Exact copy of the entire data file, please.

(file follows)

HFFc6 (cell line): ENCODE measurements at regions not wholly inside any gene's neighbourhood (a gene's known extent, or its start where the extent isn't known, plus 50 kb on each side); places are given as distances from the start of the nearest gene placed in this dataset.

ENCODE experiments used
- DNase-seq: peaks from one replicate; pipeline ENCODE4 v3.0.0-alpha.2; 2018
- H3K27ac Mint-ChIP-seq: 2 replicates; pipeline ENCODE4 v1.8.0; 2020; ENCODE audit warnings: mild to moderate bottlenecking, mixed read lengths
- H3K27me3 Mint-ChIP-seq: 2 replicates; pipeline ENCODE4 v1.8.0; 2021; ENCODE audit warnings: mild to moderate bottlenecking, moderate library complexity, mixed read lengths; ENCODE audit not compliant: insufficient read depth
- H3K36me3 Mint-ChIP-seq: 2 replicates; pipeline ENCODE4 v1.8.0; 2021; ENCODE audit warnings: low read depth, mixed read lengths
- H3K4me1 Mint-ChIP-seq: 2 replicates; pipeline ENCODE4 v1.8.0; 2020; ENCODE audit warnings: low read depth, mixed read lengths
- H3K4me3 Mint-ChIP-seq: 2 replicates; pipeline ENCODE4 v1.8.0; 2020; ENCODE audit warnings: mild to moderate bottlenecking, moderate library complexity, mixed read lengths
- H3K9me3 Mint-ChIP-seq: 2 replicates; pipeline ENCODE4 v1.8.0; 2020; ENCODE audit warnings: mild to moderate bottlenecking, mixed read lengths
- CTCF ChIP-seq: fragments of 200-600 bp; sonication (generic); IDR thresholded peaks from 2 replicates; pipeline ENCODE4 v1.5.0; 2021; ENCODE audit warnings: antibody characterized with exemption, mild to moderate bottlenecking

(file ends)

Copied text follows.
HFFc6 (cell line): ENCODE measurements at regions not wholly inside any gene's neighbourhood (a gene's known extent, or its start where the extent isn't known, plus 50 kb on each side); places are given as distances from the start of the nearest gene placed in this dataset.

ENCODE experiments used
- DNase-seq: peaks from one replicate; pipeline ENCODE4 v3.0.0-alpha.2; 2018
- H3K27ac Mint-ChIP-seq: 2 replicates; pipeline ENCODE4 v1.8.0; 2020; ENCODE audit warnings: mild to moderate bottlenecking, mixed read lengths
- H3K27me3 Mint-ChIP-seq: 2 replicates; pipeline ENCODE4 v1.8.0; 2021; ENCODE audit warnings: mild to moderate bottlenecking, moderate library complexity, mixed read lengths; ENCODE audit not compliant: insufficient read depth
- H3K36me3 Mint-ChIP-seq: 2 replicates; pipeline ENCODE4 v1.8.0; 2021; ENCODE audit warnings: low read depth, mixed read lengths
- H3K4me1 Mint-ChIP-seq: 2 replicates; pipeline ENCODE4 v1.8.0; 2020; ENCODE audit warnings: low read depth, mixed read lengths
- H3K4me3 Mint-ChIP-seq: 2 replicates; pipeline ENCODE4 v1.8.0; 2020; ENCODE audit warnings: mild to moderate bottlenecking, moderate library complexity, mixed read lengths
- H3K9me3 Mint-ChIP-seq: 2 replicates; pipeline ENCODE4 v1.8.0; 2020; ENCODE audit warnings: mild to moderate bottlenecking, mixed read lengths
- CTCF ChIP-seq: fragments of 200-600 bp; sonication (generic); IDR thresholded peaks from 2 replicates; pipeline ENCODE4 v1.5.0; 2021; ENCODE audit warnings: antibody characterized with exemption, mild to moderate bottlenecking